Eunice Kennedy Shriver Hailed as Pro-Life Champion

As the nation pays final tribute to Eunice Kennedy Shriver as a rights activist and humanitarian, several conservative groups have lifted her up as a pro-life champion.

Shriver, who died Tuesday at the age of 88, was the founder of the Special Olympics. At a time when those with mental disabilities would be institutionalized or kept out of society, she championed a new view of the mentally disabled, calling them "our special friends."

Today, more than 3 million people with mental disabilities participate in the Special Olympics in 170 nations.

"No one more than Eunice Kennedy Shriver understood better the power held by the most vulnerable in our society," said Susan B. Anthony List President Marjorie Dannenfelser.

"She fought for those hidden in the shadows of life, while acknowledging that they teach us far more than we could ever offer them."

Shriver's advocacy was inspired by her older sister Rosemary who was mentally retarded.

But beyond her well-known contributions to the life of the disabled, she was also a pro-life advocate.

In 1992, along with her husband R. Sargent Shriver, former Pennsylvania Governor Bob Casey (D-Pa.) and other pro-life leaders, she signed a full-page ad in the New York Times opposing the Democratic Party's embrace of the abortion-rights agenda.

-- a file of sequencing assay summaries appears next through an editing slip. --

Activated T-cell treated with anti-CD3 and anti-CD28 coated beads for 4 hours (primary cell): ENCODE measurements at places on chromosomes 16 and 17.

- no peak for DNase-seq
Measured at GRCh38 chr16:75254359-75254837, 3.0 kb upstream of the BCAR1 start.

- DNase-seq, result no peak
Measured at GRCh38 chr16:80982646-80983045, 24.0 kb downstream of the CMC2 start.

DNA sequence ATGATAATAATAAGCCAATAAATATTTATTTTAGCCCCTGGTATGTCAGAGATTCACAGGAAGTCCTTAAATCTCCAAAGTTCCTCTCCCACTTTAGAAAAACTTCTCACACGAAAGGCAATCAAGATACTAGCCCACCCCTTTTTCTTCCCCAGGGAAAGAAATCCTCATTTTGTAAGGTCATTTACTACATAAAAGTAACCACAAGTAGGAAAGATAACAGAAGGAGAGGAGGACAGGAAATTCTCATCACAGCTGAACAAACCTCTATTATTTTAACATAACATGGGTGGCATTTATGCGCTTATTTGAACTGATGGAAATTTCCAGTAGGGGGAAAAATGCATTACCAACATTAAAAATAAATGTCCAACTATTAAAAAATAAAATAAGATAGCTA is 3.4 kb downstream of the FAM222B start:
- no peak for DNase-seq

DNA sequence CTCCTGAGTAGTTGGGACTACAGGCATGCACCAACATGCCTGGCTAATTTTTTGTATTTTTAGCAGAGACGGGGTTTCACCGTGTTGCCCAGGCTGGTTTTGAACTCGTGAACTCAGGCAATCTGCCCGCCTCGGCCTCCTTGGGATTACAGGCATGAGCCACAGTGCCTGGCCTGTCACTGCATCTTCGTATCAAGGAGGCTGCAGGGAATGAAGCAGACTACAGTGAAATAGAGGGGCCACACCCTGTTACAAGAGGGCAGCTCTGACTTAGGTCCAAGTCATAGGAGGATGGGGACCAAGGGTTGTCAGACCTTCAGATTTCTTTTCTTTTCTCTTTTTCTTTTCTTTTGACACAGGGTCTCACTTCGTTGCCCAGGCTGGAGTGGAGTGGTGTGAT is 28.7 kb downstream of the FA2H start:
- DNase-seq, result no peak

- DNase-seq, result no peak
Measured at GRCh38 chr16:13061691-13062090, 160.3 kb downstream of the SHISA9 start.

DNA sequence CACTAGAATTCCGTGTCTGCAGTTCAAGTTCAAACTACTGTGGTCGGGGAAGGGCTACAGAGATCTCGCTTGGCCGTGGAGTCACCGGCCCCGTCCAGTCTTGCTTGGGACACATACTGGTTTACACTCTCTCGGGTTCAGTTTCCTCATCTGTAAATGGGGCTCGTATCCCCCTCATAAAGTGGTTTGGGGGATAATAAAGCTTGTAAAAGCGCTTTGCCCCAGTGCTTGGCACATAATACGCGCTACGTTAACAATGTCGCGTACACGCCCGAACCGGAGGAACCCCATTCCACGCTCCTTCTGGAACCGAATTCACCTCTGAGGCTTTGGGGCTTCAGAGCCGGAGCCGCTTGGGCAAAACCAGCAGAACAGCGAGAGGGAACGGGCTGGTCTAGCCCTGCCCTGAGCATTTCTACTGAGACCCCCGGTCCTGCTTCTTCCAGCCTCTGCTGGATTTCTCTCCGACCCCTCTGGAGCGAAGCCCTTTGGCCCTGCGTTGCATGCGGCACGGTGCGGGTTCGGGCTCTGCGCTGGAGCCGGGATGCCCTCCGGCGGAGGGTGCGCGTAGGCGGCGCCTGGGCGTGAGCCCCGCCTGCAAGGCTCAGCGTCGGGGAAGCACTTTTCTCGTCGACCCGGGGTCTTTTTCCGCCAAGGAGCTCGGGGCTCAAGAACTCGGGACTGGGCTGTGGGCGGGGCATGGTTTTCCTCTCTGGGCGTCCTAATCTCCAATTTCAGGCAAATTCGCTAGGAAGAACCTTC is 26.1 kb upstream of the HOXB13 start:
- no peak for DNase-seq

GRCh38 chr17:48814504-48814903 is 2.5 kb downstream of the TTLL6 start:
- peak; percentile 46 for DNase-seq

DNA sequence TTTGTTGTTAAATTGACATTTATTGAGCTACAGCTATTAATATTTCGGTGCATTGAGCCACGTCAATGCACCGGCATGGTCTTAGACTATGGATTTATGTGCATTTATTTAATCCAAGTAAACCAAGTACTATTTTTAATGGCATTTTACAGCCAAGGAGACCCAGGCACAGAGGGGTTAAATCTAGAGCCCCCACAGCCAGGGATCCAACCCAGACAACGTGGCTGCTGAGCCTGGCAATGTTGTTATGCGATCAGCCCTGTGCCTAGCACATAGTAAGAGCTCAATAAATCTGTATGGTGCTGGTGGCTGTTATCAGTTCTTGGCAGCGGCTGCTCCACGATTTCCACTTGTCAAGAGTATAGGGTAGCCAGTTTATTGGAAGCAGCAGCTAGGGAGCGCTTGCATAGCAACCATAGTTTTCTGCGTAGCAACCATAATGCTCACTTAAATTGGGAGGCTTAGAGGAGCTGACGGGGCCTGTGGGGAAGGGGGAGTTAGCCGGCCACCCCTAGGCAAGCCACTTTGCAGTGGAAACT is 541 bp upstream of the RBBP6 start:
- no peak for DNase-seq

The ad called for policies that would "respect" human life and care for both mother and child.

"We can choose to extend once again the mantle of protection to all members of the human family, including the unborn," a line from the ad read.

Susan B. Anthony List President Dannenfelser praised Shriver as a "consistent" champion for "every vulnerable human life."

The pro-life group's general chairman, Jane Abraham, lauded Shriver as someone who "fought for the dignity inherent in every human life, born and unborn."

Shriver was an early supporter of the Susan B. Anthony List, and she and her husband supported Democrats for Life of America and Feminists for Life. She also formed the Community of Care to help care for teenage mothers and their children.

Shriver is the sister of President John F. Kennedy, Sen. Robert F. Kennedy and Sen. Edward M. Kennedy. She is the mother of Maria Shriver, first lady of California.

In 1984, President Ronald Reagan awarded the Medal of Freedom, the highest civilian award, to Shriver for her efforts in raising the standard of life for the mentally disabled in America.

Family Research Council President Tony Perkins commented, "At a time when, tragically, the vast majority of unborn children who are diagnosed with Down Syndrome are aborted, Mrs. Shriver affirmed the worth of their lives as children created in the image of God."

"Our prayers and our thanks go out to the Kennedy and Shriver families for the life of this extraordinary woman," Perkins said.